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How does a model rocket stack up
against the big guys?
Select a rocket below and find out.
> Model Rocket
> Saturn V
> Atlas V
> Space Shuttle
> Delta II
> Sounding Rocket
A model rocket has an aerodynamic nose cap, one stage, solid fuel motor, payload, parachute and stabilizing fins. A model rocket does not have a rocket engine, interstage, fuel tank, oxidizer tank or avionics.
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The sixth Saturn V, launched on July 16, 1969, resulted in the first manned lunar landing. Astronauts Neil A. Armstrong and Edwin E. Aldrin Jr. made the first human footprints on the moon on July 20, 1969.
A Saturn V rocket has a rocket engine, three stages, a solid fuel motor, two interstages, a payload, a parachute, an aerodynamic nose cap, avionics, a fuel tank, an oxidizer tank and stabilizing fins.
- Function: To send the Apollo spacecraft and its crew of three to the moon
- Height: 111 meters (363 feet)
- Diameter: 10 meters (33 feet)
- Mass: 2,840,622 kilograms (6,262,500 pounds) at liftoff
- Stages: Three
- Maiden Flight: Nov. 9, 1967 (unmanned)
In January 2006, during the launch of the New Horizons mission, Atlas V set a new world record for the fastest spacecraft at time of leaving Earth's atmosphere - 35,800 miles per hour.
An Atlas V rocket has a rocket engine, two stages, a solid fuel motor, one interstage, a payload, an aerodynamic nose cap, avionics, a fuel tank and an oxidizer tank. An Atlas V rocket does not have stabilizing fins or a parachute.
Atlas V 500 Rocket
- Function: Space lift vehicle
- Height: 62.5 meters (205 feet) tall
- Diameter: 3.81 meters (12.5 feet)
- Mass: 21,173 kilograms (46,678 pounds)
- Stages: Two
- Maiden Flight: Aug. 21, 2002
The largest payload the space shuttle can carry into orbit is 22.7 metric tons (50,000 pounds).
A space shuttle has a rocket engine, two stages, a solid fuel motor, a payload, a parachute, an aerodynamic nose cap, avionics, a fuel tank and an oxidizer tank. A space shuttle does not have any interstages or stabilizing fins.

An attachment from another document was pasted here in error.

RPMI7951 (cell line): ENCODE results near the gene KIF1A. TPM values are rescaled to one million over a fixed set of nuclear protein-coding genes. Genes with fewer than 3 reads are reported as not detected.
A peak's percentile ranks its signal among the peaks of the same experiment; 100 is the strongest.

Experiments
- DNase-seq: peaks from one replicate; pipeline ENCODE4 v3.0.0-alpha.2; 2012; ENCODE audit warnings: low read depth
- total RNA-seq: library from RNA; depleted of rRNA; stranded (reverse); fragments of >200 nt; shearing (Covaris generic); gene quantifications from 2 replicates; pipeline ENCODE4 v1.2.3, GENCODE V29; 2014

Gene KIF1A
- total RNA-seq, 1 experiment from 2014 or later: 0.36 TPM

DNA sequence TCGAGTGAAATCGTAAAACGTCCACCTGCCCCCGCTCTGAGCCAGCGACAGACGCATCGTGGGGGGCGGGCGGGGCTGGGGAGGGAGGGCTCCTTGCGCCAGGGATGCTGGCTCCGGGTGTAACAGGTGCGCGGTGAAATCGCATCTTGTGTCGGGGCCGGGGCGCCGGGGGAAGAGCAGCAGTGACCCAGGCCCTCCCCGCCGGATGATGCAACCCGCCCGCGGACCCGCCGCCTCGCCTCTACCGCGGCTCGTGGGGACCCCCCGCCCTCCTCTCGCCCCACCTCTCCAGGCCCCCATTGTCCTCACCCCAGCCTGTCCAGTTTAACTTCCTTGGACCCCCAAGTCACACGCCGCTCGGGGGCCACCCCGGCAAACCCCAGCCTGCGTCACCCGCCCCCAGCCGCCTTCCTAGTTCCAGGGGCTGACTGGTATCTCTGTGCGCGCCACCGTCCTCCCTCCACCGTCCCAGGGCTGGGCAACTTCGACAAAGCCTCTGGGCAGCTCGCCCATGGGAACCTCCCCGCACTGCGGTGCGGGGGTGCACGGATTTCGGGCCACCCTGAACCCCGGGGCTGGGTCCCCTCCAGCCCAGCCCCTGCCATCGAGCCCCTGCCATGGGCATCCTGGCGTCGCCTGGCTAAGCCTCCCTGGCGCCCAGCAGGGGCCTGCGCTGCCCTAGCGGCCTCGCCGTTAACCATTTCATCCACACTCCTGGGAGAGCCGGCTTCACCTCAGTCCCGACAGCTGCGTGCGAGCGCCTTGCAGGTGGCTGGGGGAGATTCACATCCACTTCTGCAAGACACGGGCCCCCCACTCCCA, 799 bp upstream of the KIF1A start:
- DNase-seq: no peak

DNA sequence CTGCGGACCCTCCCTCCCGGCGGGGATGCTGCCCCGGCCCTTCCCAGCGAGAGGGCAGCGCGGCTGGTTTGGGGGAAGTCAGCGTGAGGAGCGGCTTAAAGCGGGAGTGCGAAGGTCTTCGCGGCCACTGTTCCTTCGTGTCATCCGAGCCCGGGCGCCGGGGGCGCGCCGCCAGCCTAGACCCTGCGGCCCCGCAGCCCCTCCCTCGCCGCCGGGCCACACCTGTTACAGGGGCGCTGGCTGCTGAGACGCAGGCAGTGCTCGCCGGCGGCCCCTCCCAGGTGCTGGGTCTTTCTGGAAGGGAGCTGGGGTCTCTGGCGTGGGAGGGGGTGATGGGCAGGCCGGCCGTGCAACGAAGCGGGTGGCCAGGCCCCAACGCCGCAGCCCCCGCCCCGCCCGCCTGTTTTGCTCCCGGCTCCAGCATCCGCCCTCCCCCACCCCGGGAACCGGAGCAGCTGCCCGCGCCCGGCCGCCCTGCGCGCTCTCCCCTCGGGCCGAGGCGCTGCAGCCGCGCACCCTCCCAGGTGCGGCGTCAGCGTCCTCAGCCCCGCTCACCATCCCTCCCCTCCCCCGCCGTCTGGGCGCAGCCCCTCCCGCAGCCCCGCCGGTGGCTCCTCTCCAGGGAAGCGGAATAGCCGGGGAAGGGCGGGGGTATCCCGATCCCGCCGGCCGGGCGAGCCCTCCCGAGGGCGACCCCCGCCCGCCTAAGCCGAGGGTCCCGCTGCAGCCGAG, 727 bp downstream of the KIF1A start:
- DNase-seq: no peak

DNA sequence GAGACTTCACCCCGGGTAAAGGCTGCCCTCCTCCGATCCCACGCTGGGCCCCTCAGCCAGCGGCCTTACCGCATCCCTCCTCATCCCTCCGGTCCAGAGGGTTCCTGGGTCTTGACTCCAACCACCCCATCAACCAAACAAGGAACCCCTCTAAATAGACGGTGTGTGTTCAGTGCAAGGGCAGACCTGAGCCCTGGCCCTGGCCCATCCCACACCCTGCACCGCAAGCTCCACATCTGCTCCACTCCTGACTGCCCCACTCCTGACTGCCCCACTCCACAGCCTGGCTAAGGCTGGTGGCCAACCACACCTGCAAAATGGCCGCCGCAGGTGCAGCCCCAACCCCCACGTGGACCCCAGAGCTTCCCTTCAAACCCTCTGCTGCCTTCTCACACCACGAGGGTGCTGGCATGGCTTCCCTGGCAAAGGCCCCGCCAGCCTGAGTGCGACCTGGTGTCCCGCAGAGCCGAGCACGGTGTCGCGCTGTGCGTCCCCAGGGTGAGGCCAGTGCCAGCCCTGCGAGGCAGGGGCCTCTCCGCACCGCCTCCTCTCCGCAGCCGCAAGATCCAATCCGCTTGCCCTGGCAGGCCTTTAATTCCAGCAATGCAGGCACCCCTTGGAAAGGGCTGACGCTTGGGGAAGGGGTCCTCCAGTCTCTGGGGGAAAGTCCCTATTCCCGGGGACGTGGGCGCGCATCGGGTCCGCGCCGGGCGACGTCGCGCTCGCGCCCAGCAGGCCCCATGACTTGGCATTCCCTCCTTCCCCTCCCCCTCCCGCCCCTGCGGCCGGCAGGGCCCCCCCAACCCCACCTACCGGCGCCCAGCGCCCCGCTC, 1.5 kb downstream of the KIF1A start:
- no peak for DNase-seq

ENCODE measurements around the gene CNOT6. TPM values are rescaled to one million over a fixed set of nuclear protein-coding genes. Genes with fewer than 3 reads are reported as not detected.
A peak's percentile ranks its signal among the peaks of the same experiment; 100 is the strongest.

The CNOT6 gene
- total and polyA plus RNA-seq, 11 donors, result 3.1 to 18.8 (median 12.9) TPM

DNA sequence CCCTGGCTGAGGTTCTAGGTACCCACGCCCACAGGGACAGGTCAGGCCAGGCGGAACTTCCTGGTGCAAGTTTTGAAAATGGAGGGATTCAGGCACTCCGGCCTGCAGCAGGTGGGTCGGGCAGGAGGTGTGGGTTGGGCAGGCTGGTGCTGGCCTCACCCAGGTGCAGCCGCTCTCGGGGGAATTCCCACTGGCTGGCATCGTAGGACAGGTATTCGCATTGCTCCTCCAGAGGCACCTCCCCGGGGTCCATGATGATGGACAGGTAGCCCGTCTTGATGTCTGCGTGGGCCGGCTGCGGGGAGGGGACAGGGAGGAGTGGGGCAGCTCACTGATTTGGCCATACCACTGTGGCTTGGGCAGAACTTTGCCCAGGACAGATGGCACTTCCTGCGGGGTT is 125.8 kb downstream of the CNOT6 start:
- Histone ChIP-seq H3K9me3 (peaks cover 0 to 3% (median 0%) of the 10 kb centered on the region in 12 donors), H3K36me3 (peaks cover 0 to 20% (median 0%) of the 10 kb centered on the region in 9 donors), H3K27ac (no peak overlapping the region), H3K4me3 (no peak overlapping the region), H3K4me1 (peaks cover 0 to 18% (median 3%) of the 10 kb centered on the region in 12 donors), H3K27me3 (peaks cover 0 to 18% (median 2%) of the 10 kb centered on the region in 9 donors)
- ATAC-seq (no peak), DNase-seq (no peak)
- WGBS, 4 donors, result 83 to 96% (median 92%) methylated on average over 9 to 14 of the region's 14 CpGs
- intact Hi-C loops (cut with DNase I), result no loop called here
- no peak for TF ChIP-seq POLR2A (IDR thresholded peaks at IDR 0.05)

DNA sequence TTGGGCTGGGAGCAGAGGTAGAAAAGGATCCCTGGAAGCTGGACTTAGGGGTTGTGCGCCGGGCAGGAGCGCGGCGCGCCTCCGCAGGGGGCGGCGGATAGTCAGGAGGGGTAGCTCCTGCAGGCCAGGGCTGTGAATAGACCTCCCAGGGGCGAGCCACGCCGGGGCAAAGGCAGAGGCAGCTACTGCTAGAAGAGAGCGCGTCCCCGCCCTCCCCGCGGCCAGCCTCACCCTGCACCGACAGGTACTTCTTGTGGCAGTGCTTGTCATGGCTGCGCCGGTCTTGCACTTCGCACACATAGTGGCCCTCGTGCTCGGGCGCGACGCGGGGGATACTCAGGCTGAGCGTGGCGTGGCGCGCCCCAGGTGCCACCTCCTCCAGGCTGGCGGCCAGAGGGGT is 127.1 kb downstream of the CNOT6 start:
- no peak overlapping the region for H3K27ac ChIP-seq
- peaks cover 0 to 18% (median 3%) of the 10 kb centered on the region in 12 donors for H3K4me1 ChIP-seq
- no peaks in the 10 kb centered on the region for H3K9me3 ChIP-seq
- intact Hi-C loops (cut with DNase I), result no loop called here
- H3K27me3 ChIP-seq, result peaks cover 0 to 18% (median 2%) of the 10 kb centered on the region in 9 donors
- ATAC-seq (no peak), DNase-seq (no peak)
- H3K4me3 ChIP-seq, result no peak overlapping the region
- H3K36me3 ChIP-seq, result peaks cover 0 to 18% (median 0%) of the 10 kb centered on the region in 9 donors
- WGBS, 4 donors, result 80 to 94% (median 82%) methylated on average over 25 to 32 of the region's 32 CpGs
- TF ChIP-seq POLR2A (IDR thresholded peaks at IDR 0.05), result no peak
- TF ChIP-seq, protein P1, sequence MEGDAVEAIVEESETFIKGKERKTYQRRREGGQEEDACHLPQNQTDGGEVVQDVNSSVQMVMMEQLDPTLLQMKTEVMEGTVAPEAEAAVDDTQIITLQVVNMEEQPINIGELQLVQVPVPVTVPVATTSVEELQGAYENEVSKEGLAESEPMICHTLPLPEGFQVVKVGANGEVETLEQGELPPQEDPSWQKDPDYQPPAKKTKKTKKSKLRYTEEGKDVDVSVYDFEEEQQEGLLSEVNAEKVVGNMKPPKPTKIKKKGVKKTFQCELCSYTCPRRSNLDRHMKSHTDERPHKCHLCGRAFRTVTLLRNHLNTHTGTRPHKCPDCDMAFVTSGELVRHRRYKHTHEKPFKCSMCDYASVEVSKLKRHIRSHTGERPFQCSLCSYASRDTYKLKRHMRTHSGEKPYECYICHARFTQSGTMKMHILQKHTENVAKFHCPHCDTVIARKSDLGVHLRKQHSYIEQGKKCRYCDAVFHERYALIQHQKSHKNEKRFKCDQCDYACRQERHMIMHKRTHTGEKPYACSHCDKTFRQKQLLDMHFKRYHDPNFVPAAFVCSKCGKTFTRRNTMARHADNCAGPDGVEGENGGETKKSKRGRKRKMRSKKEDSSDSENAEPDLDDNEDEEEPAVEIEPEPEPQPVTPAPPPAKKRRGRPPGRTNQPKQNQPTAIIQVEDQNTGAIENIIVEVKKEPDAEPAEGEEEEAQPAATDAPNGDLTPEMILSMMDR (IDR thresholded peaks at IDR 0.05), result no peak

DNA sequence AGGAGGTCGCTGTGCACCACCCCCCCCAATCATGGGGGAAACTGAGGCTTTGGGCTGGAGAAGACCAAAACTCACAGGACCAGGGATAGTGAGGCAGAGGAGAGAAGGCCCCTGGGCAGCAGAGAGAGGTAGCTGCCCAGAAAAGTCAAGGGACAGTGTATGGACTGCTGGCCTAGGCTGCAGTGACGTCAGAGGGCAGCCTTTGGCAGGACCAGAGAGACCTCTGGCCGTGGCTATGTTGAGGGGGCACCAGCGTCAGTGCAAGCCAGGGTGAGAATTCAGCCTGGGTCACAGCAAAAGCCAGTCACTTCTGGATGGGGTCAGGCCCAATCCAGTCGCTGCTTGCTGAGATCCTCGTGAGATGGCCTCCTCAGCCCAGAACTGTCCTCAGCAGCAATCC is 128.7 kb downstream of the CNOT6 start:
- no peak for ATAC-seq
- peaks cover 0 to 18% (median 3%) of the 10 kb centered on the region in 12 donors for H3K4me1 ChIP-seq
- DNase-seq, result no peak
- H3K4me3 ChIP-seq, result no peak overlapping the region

- Length Orbiter: 56 meters (184 feet)
- Width Orbiter: 23 meters (76.6 feet)
- Takeoff weight: 2,041 metric tons (4.5 million pounds)
- Fuel weight: 1,937 metric tons (4.3 million pounds), including solid rocket boosters and external fuel tank
- Maiden Flight: April 12, 1981
A Delta II can launch a satellite that is the equivalent weight of a Mercedes S500 sedan, approximately 1,905 kilograms (4,200 pounds).
A Delta II rocket has a rocket engine, two stages, a solid fuel motor, one interstage, a payload, an aerodynamic nose cap, avionics, a fuel tank and an oxidizer tank. A Delta II rocket does not have a parachute or stabilizing fins.
- Function: Space lift vehicle
- Height: 37.8 meters (125.9 feet)
- Diameter: 2.4 meters (8 feet)
- Mass: 231,870 kilograms (511,190 pounds)
- Stages: Two with optional third
- Maiden Flight: The first Delta II was successfully launched on Feb. 14, 1989, at Cape Canaveral.
The Black Brant rocket motor is the most frequently used of the NASA sounding rockets.
A sounding rocket has two stages, a solid fuel motor, one interstage, a payload, a parachute, an aerodynamic nose cap, avionics and stabilizing fins . A sounding rocket does not have a fuel tank, an oxidizer tank or a rocket engine.
Black Brant IV Sounding Rocket
- Function: Sounding rockets are designed to take measurements and perform scientific experiments during suborbital flight.
- Height: 5.3 meters (210 inches)
- Diameter: 44 centimeters (17.26 inches)
- Mass: The loaded weight of the motor including hardware is 1,265 kilograms (2,789 pounds), which includes 997 kilograms (2,198 pounds) propellant.
- Maiden Flight: November 1982
- Stages: Two
Rocket Parts Definitions
Aerodynamic nose cap - The top part of the rocket designed for flight in the atmosphere.
Avionics - The electrical systems that control the rocket during flight.
Fuel tank - The tank containing chemicals that combine with an oxidizer to burn and produce thrust.
Interstage - Section that connects stages.
Oxidizer tank - A tank containing oxygen compounds that permit rocket fuel to burn both in the atmosphere and in the vacuum of space.
Parachute - A folding, umbrella-like fabric device with cords supporting a harness or straps that decreases the terminal velocity of an object by increasing the drag on the object.
Payload - The cargo carried by a rocket.
Rocket engine - A machine with moving parts that converts stored propellant into hot gases to produce thrust.
Solid fuel motor - A simple device that converts stored propellant into hot gases to produce thrust.
Stabilizing fins - Lengthwise fixed attachments to rockets to provide a stabilizing effect.
Stage - Two or more rockets stacked on top of each other to reach higher altitudes or have a greater payload capacity.
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